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1 November 2015 Degree-Day Model for Emergence of Cerceris fumipennis (Hymenoptera: Crabronidae) in Northeastern America Based on Field Observations
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Cerceris fumipennis (Say, 1837) (Hymenoptera: Crabronidae) is a solitary ground-nesting wasp that uses adult buprestid beetles to provision nests. It is being used as a detection tool for the invasive buprestid, Agrilus planipennis F., the emerald ash borer. Modeling the degree days necessary for emergence of the wasp will aid in that effort. During 2010 and 2011, 27 and 23 soil temperature probes, respectively, were deployed at C. fumipennis colonies in three US states and Ontario, Canada. Sites were monitored daily for wasp emergence. Degree-day models were constructed using the soil temperature data from the probes and air temperature data available on the internet from nearby weather stations. Our base temperature for degree-day accumulation for C. fumipennis was 10°C. The average soil degree days needed for emergence was 696.2 ± 16.8. The average air degree days needed for emergence was 463.73 ± 14.01. To measure the performance of the air degree-day model, we tested the model against a set of 24 distinct sites for which emergence dates were known from 2010–2012. The average difference in date at which the predicted degree days were accumulated, and that at which wasps emerged at a site was—0.15 d, with a median value of 1 d. This provides a narrow window to monitor for emergence using readily available data, air temperature, which is more efficient and cost effective than driving to colonies weekly or daily to ascertain wasp activity.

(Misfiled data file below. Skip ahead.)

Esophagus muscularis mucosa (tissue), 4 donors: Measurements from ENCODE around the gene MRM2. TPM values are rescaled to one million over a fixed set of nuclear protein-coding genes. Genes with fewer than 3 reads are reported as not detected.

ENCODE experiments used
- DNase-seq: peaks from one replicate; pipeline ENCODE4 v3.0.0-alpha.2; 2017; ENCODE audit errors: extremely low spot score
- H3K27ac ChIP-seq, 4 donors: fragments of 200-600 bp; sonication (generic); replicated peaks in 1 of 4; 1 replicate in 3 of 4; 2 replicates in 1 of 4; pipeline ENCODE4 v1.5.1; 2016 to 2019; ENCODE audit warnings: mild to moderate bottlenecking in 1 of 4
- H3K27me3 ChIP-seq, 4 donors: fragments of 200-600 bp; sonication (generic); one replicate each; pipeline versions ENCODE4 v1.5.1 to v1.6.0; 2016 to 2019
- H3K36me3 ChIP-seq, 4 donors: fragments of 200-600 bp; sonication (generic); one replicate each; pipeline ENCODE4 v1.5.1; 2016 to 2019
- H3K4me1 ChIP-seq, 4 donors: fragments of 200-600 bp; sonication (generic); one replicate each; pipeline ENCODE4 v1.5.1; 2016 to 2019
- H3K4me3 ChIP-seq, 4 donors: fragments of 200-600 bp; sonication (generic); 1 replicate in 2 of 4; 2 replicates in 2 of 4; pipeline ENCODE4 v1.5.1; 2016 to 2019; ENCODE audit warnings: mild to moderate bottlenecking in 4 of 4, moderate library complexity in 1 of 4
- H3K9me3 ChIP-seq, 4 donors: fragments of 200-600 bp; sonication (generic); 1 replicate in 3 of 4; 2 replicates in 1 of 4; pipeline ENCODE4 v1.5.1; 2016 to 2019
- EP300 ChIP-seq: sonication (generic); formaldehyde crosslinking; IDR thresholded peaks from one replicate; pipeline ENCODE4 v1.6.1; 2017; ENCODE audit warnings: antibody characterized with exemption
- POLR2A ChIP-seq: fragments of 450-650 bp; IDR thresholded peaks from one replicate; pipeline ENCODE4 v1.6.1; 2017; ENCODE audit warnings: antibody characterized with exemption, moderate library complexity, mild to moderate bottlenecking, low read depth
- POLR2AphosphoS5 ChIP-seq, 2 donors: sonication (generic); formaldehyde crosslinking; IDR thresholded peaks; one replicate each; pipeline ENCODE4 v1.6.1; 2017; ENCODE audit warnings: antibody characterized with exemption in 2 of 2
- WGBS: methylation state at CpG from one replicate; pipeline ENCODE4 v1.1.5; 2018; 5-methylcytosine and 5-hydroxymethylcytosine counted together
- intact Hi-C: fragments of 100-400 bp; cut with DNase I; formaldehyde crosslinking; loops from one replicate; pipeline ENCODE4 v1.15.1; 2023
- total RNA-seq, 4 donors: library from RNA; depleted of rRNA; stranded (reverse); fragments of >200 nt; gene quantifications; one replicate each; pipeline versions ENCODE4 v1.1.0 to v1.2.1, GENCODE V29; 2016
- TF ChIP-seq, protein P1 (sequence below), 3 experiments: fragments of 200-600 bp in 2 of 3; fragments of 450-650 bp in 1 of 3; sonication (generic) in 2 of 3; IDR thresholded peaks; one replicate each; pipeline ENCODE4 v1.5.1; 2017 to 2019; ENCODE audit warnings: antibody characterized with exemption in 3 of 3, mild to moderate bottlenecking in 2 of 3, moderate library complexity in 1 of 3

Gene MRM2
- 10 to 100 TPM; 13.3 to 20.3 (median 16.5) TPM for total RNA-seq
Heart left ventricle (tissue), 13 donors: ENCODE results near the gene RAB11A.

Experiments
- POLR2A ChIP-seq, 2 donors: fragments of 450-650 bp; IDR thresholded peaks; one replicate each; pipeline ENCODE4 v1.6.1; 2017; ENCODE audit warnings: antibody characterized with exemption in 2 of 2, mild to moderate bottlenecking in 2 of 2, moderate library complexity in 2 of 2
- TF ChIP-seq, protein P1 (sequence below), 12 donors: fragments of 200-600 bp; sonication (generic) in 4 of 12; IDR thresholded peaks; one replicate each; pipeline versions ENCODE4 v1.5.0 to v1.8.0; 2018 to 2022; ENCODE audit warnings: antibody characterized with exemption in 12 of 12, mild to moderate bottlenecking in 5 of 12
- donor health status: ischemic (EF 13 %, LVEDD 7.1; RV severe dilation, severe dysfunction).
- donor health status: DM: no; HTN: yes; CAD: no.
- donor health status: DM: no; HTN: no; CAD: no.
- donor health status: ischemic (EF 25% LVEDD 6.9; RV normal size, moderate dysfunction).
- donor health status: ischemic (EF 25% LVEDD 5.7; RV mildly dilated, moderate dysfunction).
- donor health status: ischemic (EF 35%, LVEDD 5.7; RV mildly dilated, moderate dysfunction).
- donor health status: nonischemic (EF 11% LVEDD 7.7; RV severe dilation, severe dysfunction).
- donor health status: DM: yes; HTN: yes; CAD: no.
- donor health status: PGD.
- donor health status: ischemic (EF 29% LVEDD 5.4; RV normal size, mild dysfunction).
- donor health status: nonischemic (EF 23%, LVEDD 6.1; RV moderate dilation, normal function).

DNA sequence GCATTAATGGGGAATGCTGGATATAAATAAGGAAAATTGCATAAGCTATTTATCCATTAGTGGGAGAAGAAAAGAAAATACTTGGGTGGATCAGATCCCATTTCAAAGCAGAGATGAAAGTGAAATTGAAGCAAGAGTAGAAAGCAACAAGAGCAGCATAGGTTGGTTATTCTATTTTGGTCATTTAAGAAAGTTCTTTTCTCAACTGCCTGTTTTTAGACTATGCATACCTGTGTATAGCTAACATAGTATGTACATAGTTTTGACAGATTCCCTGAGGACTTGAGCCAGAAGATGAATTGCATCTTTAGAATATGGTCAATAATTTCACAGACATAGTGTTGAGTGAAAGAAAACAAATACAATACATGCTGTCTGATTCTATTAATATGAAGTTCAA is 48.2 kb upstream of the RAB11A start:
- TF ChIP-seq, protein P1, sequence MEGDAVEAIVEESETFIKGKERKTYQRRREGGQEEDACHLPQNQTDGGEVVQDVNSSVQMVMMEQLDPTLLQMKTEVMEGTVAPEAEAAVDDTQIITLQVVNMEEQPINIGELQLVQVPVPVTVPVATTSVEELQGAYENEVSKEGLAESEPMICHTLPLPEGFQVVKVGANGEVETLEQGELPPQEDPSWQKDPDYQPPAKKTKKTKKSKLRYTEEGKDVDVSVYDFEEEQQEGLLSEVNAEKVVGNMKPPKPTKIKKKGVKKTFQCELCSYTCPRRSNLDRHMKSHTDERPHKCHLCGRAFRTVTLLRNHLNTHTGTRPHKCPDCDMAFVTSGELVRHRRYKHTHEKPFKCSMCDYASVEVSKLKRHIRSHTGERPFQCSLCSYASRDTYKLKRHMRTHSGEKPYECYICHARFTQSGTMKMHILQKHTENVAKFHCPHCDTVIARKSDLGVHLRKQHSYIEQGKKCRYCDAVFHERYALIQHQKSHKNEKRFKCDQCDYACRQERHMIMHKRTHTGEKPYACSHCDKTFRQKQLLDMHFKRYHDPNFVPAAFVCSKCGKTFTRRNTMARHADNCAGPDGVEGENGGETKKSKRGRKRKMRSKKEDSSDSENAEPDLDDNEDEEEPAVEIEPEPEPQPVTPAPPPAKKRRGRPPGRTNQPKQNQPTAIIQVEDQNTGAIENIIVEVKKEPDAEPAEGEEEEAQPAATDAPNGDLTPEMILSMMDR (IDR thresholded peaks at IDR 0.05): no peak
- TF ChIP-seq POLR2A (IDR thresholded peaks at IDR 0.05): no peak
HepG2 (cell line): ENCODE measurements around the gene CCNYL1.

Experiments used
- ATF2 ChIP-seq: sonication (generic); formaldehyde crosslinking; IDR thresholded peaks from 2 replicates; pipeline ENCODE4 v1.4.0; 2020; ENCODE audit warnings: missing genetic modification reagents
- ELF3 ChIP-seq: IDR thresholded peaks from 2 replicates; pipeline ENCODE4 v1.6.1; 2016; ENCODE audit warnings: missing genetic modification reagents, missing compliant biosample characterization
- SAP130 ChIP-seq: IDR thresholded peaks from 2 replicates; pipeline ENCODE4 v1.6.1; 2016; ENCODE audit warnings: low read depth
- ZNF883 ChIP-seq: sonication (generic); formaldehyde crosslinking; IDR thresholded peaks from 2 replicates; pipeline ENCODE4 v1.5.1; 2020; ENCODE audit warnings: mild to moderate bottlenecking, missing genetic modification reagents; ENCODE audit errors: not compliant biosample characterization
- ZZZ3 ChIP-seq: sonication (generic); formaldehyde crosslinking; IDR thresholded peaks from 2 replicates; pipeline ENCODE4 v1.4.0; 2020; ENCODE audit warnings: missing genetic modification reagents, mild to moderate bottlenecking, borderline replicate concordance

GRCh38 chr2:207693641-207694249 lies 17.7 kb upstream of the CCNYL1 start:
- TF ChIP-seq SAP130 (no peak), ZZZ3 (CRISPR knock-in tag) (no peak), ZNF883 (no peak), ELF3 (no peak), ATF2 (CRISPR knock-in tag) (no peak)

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C. E. Rutledge, M. K. Fierke, P. D. Careless, and C. Teerling "Degree-Day Model for Emergence of Cerceris fumipennis (Hymenoptera: Crabronidae) in Northeastern America Based on Field Observations," Annals of the Entomological Society of America 108(6), 971-977, (1 November 2015).
Received: 25 March 2015; Accepted: 24 July 2015; Published: 1 November 2015

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